by Angie Hultgren
Prior to having children, I had extra time to work in the animal rescue field. I volunteered at local shelters walking and fostering dogs and silently judging those families who surrendered their pets when their plates became too full. Fast forward to present day where my rescue heart is no longer filled with judgment. I now desire to help people when they feel this despair, and I want them to know they can have a happy balance of children and pets.
Pets are content with having 110 percent of our attention, which means they won’t understand the drastic change that comes with expanding your family. They do not understand that you are too tired to walk them or that juggling a baby and a leash is not in the cards. They act out, crave attention and become frustrated when they suddenly are lower on the list of priorities. What can be more challenging is if it happens in the dead of winter while everyone is going stir crazy with cabin fever. Now that spring has sprung and the sun is shining, let’s plan ahead and set the family up for success.
Let’s start from the very beginning before the baby is born. If you are beginning to build the nursery and have boundaries for your pet, start to set them now. If you don’t want “Buddy” to climb in the rocking chair, it is very important to start teaching that lesson now. When the chair is occupied, teach the “down” or “off” command with a very nice reward when the optimal behavior is achieved. Eventually they will learn that this is unwanted behavior.
Start Training Accordingly
Think of situations that aren’t problematic right now, but could become stressful once a baby arrives. One thing that took me by surprise was the amount of deliveries that came to my house before and after baby’s arrival. Delivery drivers would ring the bell and after the announcement of their arrival, my dog would bark, jump, and get super excited. Once baby arrived, however, this little dog and pony show was just not going to work. As a result, I worked out a delivery spot with the driver and asked him not to knock the door during deliveries to said spot. I also worked with my dog and reinforced positive behaviors when he laid eyes on the driver and didn’t act out. “No bark” is the command I used over and over, and provided treats when the behavior was met. After a while of training, we were at peace. I thank my lucky stars that my newborn could sleep through a lot!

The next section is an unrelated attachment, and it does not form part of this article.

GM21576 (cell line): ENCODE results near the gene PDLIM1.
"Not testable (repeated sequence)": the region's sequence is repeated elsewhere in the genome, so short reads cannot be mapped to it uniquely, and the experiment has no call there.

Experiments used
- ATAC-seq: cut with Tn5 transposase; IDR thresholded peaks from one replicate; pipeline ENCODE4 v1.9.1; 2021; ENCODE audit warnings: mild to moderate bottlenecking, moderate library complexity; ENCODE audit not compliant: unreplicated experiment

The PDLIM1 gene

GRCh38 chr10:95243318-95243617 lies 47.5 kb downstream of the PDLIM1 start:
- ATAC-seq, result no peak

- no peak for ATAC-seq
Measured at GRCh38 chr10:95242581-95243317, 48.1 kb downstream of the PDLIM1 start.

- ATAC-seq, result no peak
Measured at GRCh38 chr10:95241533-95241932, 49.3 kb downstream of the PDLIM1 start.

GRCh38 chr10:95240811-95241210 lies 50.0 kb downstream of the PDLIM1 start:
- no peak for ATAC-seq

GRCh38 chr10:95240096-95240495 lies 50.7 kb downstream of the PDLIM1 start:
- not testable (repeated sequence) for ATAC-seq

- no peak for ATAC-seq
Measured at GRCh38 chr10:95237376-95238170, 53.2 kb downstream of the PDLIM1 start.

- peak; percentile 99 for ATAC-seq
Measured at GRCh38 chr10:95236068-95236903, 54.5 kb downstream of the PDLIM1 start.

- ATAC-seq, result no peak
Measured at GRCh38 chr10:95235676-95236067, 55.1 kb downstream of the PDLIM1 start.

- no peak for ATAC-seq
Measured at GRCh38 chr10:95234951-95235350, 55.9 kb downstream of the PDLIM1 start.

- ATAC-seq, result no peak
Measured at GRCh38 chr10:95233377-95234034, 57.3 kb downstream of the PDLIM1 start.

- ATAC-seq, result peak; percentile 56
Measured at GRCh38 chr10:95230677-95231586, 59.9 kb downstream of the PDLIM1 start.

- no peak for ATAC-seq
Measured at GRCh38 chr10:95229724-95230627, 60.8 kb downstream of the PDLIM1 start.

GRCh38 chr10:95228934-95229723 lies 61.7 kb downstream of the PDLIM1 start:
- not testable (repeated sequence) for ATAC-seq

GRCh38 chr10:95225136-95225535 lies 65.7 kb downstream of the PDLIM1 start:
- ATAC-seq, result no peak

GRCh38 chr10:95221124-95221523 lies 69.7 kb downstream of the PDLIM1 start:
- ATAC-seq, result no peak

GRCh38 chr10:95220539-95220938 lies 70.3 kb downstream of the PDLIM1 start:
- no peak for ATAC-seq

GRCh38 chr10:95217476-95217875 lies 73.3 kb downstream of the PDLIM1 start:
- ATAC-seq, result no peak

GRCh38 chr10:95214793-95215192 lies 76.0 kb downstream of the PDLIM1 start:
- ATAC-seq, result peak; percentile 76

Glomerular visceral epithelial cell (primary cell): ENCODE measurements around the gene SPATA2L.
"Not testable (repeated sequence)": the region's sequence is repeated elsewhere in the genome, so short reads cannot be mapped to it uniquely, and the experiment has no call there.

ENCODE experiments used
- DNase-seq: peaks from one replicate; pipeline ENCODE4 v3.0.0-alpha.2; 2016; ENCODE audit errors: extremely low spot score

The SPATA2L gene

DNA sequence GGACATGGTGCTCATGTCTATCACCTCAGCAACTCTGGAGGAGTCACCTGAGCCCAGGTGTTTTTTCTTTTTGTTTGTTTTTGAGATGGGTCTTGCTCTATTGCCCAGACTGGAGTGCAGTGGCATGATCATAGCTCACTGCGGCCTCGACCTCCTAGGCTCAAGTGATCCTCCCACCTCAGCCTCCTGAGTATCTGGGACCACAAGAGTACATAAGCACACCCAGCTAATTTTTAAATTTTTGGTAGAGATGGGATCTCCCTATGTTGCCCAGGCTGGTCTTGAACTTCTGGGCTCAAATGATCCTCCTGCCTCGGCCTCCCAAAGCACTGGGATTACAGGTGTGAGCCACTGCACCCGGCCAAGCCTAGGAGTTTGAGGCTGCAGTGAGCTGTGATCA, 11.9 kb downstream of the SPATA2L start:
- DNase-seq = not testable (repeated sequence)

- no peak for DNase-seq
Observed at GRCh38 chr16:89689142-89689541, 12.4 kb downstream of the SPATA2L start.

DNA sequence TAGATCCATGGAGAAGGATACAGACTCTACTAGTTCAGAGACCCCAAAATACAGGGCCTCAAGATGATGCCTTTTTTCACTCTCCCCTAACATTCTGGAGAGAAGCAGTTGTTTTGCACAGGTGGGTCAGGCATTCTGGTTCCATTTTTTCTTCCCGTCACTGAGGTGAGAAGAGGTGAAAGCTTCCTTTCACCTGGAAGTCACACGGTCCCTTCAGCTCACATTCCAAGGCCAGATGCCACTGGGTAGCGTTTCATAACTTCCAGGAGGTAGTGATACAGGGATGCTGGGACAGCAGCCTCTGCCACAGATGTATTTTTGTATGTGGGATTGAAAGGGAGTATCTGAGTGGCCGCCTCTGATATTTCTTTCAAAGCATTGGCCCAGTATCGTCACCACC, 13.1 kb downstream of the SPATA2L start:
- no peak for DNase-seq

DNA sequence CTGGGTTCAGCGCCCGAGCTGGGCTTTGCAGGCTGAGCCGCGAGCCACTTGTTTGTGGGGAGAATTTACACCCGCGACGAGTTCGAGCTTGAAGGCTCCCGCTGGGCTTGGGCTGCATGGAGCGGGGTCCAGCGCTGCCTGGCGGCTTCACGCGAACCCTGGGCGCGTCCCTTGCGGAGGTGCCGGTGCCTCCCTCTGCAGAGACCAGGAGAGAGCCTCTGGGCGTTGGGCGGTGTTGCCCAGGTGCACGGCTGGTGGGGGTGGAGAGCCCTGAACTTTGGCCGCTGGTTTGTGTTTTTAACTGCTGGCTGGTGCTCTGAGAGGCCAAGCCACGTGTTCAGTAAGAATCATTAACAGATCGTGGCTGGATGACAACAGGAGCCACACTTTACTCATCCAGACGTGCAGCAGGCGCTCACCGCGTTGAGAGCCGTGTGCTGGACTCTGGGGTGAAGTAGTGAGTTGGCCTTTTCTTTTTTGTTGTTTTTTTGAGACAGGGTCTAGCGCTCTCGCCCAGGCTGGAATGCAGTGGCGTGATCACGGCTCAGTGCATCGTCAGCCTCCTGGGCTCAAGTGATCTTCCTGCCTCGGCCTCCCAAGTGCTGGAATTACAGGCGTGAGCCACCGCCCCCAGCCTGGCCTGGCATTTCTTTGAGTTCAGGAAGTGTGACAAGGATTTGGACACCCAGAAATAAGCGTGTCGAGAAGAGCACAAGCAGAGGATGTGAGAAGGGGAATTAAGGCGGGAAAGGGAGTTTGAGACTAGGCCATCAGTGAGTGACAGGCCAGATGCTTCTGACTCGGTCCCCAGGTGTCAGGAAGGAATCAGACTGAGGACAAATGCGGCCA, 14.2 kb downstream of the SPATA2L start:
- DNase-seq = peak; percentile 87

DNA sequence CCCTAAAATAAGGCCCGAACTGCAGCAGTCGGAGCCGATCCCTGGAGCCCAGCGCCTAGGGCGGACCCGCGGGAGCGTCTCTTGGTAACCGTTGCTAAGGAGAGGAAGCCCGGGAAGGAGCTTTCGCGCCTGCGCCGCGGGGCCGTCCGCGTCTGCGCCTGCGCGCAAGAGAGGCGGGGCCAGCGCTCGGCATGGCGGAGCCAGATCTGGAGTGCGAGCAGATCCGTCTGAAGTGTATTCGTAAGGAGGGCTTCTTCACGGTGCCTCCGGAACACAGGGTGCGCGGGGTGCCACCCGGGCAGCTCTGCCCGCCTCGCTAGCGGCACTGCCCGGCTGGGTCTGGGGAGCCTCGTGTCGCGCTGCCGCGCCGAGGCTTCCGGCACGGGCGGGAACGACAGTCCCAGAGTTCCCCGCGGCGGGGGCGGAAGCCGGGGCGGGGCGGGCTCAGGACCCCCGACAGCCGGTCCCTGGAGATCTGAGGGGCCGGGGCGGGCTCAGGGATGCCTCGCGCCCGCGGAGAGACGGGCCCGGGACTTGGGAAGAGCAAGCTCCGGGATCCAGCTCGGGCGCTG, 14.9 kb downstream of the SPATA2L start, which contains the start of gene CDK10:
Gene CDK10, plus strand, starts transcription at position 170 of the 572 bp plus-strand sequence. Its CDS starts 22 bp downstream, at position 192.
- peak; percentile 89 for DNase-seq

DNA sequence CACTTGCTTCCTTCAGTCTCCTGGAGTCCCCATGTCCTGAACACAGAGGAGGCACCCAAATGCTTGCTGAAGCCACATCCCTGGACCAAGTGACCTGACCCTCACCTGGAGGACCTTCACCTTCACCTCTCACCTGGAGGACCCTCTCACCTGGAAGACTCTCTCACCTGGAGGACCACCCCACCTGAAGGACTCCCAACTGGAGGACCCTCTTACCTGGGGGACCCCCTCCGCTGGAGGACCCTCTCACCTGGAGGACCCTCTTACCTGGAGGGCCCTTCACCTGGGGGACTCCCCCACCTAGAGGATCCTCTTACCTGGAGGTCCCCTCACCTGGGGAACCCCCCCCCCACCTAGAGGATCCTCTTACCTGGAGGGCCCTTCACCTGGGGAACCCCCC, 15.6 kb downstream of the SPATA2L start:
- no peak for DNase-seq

You can never go wrong with obedience class, especially if you have a younger dog. Not only does it provide appropriate socialization, it helps you bond and set the stage for model dog behavior.
Perfect their Obedience
Another pre-baby task is a very basic obedience class. You can never go wrong with a class, especially if you have a younger dog. Not only does it provide appropriate socialization, it helps you bond and set the stage for model dog behavior. Take a couple of classes back-to-back. Dogs respond very well to repeat commands, so remember to stay consistent and they will act accordingly. This time could shape how your dog behaves with you, other dogs and even the baby that will join you months or weeks from now.
The day has come and baby has arrived. Two key words: Keep calm. When you arrive home, try to remember how excited your pup is to see you. They will want to greet you with enthusiasm and curiosity. Ensure there is someone to enter the house before you and baby (a neighbor, friend, or Dad). That way, the excitement exchange has happened prior to baby entering the room.
The above steps will lighten your load when you’re arms are full. Dogs may be a bit like your new baby; staying consistent is key to removing unwanted behavior from the scene. Breaking consistency may mean you have to start all over. Just like that one time you thought cupcakes for breakfast were convenient for your three year old (or maybe that was just me).
Angie Hultgren spends her days as a Marketing Strategist with the Bengtson Center for Aesthetics & Plastic Surgery. She loves family, faith and her four legged friends.